Some recent research provides support for the hypothesis that antioxidant nutrition can help those struggling with skin picking. A study published in July investigated the effects of the antioxidants N-acetyl-cysteine (NAC) and glutathione on lab mice who had ulcerative dermatitis (UD) from over-grooming. This behavior in mice is a promising lab model for skin picking disorder in humans. We already know that NAC helps some people with skin picking and hair pulling disorders. In the recent mouse study, NAC was shown to help all the mice with UD, to varying degrees and slowly. Glutathione was shown to help only some of the mice, but the mice that recovered fully recovered quickly. (Btw, if reading a scientific research paper is not your cup of tea, but you want to learn more about this study, here’s a nice news article about the study from Stanford’s online medical magazine.)
NAC is a biochemical precursor to the master antioxidant, glutathione. Glutathione is needed to keep oxidation in the body in check so free radicals can’t wreak havoc. It is also crucial for detoxification, an all-important function of the liver.
Low glutathione levels are implicated in myriad conditions and diseases. Dr. Mark Hyman calls glutathione the most important molecule we need to stay healthy and prevent disease; he has discovered that nearly all his chronically ill patients are deficient in it. Moreover, he has found that the ability to produce and maintain high levels of glutathione is necessary for recovery from chronic illness. The recent mouse research makes me speculate that those with skin picking disorder are likely to have low glutathione levels as well and that raising glutathione levels could be an important part of treatment for picking.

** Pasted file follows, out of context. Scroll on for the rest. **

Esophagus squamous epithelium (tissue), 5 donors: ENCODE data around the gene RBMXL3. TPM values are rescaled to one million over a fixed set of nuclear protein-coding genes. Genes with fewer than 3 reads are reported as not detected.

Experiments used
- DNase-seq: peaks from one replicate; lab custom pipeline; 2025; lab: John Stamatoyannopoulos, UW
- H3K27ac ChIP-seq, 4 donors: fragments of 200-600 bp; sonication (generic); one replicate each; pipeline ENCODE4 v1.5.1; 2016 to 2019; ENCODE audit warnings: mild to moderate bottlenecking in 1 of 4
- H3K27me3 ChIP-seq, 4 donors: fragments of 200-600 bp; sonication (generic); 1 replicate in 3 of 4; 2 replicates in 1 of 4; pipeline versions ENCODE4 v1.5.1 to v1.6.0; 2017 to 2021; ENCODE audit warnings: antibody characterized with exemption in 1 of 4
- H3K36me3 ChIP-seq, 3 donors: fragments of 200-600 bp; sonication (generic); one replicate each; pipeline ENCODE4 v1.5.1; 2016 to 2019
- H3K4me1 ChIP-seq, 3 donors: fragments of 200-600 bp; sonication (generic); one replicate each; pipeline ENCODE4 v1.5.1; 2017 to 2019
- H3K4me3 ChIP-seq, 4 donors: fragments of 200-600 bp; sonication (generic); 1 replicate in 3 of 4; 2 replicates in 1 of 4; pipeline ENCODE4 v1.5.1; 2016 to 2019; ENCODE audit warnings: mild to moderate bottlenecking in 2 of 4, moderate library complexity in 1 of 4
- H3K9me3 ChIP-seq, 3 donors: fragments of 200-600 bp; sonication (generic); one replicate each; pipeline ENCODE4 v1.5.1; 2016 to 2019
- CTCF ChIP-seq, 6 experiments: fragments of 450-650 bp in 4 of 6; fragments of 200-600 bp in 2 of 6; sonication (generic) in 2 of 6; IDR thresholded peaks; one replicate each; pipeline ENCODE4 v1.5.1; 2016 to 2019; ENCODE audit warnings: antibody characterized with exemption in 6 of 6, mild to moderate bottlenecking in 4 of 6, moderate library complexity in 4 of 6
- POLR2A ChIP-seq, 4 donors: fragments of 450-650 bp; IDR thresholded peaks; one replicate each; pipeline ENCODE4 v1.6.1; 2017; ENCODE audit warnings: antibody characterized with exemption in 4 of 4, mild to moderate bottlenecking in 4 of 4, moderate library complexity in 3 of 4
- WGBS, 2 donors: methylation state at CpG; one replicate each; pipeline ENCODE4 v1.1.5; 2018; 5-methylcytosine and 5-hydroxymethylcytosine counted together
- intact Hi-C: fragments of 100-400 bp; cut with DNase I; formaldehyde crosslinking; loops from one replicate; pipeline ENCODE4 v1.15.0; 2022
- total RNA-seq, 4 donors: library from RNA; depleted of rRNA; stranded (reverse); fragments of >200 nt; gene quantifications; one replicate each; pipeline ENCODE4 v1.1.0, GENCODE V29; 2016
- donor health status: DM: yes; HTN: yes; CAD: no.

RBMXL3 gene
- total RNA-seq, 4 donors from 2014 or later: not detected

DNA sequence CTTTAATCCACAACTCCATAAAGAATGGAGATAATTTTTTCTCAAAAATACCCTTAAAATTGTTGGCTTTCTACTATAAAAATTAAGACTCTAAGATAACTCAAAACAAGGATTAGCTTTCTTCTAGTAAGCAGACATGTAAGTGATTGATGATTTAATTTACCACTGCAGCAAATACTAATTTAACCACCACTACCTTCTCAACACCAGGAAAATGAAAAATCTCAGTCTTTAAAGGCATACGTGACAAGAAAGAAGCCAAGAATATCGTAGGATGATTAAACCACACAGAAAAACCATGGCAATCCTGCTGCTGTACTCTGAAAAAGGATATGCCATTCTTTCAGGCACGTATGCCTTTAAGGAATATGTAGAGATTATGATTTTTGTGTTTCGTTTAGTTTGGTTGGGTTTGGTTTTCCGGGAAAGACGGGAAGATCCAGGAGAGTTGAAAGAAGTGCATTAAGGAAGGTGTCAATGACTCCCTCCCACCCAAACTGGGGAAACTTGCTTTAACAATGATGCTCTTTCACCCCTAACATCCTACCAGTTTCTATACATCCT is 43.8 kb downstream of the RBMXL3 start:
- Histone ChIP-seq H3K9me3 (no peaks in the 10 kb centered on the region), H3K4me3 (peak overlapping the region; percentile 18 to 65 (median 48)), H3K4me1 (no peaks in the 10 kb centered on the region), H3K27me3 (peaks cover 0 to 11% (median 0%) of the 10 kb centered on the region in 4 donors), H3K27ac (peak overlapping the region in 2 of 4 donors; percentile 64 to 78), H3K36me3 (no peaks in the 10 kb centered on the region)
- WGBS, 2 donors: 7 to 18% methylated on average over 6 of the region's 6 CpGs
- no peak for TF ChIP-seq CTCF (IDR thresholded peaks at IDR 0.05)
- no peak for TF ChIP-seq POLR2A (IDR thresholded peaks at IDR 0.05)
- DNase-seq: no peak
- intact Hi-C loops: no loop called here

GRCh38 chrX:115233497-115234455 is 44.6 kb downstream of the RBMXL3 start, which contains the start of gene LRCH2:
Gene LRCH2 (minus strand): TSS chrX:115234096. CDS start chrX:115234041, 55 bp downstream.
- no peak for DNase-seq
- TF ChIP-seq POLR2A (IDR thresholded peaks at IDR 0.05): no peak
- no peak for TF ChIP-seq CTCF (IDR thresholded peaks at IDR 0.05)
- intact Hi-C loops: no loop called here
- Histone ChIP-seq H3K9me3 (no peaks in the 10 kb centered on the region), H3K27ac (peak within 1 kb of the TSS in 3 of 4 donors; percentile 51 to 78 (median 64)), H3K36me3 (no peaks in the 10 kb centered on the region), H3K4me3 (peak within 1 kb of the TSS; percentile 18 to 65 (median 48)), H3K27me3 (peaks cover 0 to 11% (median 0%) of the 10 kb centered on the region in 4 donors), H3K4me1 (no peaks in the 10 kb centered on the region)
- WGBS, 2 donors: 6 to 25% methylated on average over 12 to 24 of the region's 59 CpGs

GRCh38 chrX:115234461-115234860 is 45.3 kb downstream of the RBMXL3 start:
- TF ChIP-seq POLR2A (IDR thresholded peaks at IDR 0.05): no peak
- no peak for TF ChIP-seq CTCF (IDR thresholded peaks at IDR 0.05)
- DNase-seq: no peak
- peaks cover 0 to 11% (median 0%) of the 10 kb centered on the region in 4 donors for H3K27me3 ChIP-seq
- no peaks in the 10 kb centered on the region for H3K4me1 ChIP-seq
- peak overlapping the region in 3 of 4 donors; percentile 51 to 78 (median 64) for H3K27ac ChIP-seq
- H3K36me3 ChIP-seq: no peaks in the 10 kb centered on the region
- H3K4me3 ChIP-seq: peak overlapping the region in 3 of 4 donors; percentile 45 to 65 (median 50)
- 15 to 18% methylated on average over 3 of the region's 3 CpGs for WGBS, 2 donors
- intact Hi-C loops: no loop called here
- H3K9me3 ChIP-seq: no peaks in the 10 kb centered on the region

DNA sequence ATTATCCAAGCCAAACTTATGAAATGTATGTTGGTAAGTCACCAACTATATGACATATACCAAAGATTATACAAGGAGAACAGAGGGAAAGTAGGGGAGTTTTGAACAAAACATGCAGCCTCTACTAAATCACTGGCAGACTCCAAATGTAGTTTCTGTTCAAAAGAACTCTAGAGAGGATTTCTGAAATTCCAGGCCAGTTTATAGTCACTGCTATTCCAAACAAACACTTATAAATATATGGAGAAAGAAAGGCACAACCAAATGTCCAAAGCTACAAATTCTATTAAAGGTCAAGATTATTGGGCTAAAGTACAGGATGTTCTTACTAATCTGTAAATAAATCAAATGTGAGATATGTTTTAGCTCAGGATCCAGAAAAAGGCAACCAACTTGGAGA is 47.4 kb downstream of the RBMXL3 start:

While glutathione seems not to be well absorbable as an oral supplement, sublingual supplements (under the tongue absorbed straight into the blood capillaries) may be effective. And perhaps intra-nasal delivery, as the mice in the UD study received via a drop on their noses, could prove to be a viable option for supplementation.
But, luckily, glutathione can also be raised indirectly, via actions my clients and I have found to be helpful in reducing skin picking. For example, exercise, yogic breathing, yoga and meditation all increase glutathione and improve the state of oxidation in the body. Eating fruits and vegetables that are high in antioxidants is also important. I recommend Dr. Hyman’s article for more detailed info on glutathione, including tips on raising your glutathione levels.
Do you have any experience trying antioxidants to combat your skin picking? Did it help or not? Please share in the comments below.
p.s. Have you downloaded my free “Freedom Kit”? It comes with a written and audio report, “Why you pick your skin and how to finally stop,” a video on “how to stop skin picking urges in two minutes flat,” and my “Live Free” newsletter in your inbox each month. Learn more here.